These OEMs already have a Plan B. What is webOS to them? Plan C?

WP7 is not open source. Royalties must be paid to Microsoft.

WebOS would not cost in royalties.

Also, keep in mind that OS choice for apps in the mobile market place is changing.

HTML5 "apps" are starting to arrive and the age of compatible browser being all that is needed for an app is approaching.

You have to pay royalties to Microsoft anyway if you use a phone with email/ActiveSync/exchange. That's true of every mobile OS including webOS. What good is having a lesser royalty payment anyway if you can't sell the phones?

No carrier support. No ecosystem. Reps steering customers away. Stores barely bothering to display webOS devices. We've been through this before.

WP7 is not open source. Royalties must be paid to Microsoft. WebOS would not cost in royalties.

As jesicatapely stated, there are still royalties to be paid. Also, I would argue that what could be saved if "some" of the royalties are removed would be spent a few folds over on the additional work that would need to be done in order to adopt webOS. Let's face it, there is a lot of work to be done in any version of webOS before it becomes competitive.

HTML5 "apps" are starting to arrive and the age of compatible browser being all that is needed for an app is approaching.

The thing about HTML5 "apps" is that they are already available for the major platforms. They've been available since '08 or '09. There are already lots of tools out there that help developers build these apps once and run it across multiple platforms (Sencha Touch, jqTouch and PhoneGap are all examples). Where is the advantage for webOS if what it brings to the table already exist? The last comScore numbers I looked at still show users are trending "towards" native apps, not away from them. Perhaps that will change at some point, but for now going "web app only" is not the trend.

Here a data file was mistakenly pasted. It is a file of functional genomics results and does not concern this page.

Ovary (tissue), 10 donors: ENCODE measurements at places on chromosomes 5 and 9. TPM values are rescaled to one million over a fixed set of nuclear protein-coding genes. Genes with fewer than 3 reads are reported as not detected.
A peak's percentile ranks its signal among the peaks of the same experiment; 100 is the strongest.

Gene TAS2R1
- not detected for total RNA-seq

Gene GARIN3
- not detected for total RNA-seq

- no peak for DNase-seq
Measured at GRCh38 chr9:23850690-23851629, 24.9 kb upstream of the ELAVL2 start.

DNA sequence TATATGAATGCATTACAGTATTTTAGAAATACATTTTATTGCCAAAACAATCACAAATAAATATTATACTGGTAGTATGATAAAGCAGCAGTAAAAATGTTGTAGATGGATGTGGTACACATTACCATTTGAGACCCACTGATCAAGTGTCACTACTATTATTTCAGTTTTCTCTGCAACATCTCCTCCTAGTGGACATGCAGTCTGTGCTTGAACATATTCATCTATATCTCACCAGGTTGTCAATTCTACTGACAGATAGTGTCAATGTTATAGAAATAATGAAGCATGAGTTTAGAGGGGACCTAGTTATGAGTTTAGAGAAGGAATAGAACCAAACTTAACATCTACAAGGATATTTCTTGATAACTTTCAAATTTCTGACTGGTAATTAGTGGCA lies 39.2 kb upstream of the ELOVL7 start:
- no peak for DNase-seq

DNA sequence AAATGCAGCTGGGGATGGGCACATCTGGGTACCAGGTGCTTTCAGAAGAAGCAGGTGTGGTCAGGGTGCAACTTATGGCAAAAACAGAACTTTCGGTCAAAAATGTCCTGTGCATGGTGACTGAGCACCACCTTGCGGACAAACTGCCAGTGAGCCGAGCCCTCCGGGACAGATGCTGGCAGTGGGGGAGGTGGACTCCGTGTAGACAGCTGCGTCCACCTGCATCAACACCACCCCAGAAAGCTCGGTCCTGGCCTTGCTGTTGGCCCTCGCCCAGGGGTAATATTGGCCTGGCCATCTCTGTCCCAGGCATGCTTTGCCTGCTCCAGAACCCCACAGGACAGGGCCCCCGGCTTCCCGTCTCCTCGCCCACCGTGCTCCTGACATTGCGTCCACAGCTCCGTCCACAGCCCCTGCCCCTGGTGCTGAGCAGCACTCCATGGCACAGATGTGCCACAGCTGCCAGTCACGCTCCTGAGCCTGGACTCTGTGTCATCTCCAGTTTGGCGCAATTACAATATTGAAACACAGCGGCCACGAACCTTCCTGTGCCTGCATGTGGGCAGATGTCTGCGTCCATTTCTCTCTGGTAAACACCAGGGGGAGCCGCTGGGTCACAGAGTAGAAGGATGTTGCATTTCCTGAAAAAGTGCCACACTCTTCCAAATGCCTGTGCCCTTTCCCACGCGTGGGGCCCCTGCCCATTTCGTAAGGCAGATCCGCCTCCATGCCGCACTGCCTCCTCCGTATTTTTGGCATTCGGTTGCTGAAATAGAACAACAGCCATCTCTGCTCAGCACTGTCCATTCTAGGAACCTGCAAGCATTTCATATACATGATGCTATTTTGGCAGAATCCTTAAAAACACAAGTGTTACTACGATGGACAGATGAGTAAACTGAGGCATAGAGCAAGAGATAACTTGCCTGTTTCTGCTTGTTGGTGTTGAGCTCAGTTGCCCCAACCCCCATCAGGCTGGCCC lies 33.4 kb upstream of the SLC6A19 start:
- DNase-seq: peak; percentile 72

Derek,

I agree with almost all of this except this line:

"Pitch the ease of multitasking, the power of synergy, and the straightforward simplicity of notifications to users."

They did that already from day one of the Pre minus. These things, "multitasking, synergy & notifications" are old news and not nearly enough. They've always had those three. Consumers already knows. They need to bring something new to the table. And its not enough to just be new it has to a "killer app", something more then a novelty. i don't think they can find success touting what they touted in 2009. For example, in 2009 apple introduced push notifications & copy and paste. Notice that we don't see them constantly repeating that they have copy and paste.

I think a betters strategy is to fill all the holes in the os, tackle every single one of the "wish list" things people have and you've written about and tout those as improvements and added features rather then the constant 3 year old drone that everyone's already heard, "Hey we got great multiasking." "Yeah webos. We know already. But have you got anything new" says the consumer?

Agree what webOS needs is a game changer. Some innovative gadget, anything new, while keeping the old everyone knows old features. Siri, AI capability, cloud integration, seamless social media integration are just obvious starters.
And for god sake HP, think outside the US market. The Asian markets (China, India) are open and have huge potential. Apple finally gets that message. HP?